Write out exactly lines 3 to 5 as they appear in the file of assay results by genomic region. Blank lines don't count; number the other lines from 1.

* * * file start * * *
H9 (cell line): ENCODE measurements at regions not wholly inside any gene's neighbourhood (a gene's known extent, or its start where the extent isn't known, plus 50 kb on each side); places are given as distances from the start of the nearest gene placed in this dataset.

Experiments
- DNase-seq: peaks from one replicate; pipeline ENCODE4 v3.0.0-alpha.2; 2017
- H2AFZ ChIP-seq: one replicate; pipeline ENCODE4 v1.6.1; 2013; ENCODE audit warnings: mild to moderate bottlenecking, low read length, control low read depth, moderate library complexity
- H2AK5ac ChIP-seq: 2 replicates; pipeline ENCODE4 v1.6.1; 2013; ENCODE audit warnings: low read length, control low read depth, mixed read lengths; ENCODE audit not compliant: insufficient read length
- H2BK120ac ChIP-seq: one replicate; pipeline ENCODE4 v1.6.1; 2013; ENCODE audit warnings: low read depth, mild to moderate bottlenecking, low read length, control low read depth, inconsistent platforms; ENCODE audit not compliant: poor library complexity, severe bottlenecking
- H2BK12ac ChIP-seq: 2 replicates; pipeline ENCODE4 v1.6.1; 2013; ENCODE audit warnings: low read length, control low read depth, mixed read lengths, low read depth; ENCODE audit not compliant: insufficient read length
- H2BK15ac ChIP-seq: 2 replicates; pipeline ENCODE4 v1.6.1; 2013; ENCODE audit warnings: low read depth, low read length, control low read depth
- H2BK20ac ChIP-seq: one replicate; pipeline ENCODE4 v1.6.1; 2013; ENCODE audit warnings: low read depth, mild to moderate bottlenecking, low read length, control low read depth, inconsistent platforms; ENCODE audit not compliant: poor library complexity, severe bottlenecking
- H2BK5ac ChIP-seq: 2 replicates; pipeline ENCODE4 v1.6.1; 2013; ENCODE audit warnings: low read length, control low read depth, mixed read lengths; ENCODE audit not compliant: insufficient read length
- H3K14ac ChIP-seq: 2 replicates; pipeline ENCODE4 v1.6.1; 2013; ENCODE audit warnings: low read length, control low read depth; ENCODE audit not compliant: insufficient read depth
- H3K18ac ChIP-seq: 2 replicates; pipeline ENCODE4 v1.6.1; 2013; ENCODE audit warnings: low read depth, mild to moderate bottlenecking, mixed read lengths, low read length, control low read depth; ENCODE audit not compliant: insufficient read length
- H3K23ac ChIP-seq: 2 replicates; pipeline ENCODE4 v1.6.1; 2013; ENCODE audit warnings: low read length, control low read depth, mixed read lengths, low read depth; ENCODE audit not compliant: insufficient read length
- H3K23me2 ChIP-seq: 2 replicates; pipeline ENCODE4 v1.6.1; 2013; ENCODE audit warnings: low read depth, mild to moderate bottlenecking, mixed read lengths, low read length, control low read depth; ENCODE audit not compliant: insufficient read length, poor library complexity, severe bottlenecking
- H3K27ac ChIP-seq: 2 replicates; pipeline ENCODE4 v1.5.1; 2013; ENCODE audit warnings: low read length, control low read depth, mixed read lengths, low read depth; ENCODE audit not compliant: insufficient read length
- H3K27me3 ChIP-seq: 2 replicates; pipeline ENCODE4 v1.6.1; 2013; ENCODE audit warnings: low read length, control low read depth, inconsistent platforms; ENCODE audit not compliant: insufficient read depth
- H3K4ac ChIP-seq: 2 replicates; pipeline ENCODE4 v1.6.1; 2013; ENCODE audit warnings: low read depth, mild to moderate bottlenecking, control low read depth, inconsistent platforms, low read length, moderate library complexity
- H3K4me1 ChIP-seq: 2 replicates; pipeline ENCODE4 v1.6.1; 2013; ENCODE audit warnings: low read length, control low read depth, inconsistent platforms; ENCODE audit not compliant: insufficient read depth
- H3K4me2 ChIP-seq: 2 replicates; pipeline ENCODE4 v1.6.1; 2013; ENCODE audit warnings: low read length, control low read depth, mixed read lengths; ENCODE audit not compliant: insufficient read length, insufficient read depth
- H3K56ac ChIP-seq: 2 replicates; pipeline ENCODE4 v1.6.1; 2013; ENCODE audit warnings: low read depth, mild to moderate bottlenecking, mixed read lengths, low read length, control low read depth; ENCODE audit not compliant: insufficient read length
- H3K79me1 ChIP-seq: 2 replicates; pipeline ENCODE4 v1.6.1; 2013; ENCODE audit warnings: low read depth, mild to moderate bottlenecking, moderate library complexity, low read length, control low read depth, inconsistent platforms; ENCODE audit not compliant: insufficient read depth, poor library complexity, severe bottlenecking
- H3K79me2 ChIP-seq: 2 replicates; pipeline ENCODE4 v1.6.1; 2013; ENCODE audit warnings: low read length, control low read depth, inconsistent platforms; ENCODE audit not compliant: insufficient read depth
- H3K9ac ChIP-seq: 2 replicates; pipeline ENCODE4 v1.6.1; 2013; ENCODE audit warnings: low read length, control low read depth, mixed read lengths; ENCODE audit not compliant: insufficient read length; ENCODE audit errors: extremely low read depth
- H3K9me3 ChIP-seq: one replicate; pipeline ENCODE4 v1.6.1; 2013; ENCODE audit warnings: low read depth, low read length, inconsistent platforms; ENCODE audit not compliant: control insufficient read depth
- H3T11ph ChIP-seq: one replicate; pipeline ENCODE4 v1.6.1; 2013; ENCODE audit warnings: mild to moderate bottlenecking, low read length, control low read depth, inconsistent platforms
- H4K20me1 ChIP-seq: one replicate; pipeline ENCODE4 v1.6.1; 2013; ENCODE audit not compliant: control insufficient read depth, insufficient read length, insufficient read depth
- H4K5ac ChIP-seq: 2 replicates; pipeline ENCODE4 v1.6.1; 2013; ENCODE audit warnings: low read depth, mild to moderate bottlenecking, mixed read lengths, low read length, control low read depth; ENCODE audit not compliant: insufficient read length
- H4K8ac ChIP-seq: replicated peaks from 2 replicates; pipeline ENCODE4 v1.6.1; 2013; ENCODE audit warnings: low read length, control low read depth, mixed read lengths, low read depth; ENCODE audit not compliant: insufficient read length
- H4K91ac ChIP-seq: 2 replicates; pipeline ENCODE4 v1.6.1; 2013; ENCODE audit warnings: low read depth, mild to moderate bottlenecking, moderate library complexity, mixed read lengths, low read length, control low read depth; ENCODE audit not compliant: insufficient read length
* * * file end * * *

- DNase-seq: peaks from one replicate; pipeline ENCODE4 v3.0.0-alpha.2; 2017
- H2AFZ ChIP-seq: one replicate; pipeline ENCODE4 v1.6.1; 2013; ENCODE audit warnings: mild to moderate bottlenecking, low read length, control low read depth, moderate library complexity
- H2AK5ac ChIP-seq: 2 replicates; pipeline ENCODE4 v1.6.1; 2013; ENCODE audit warnings: low read length, control low read depth, mixed read lengths; ENCODE audit not compliant: insufficient read length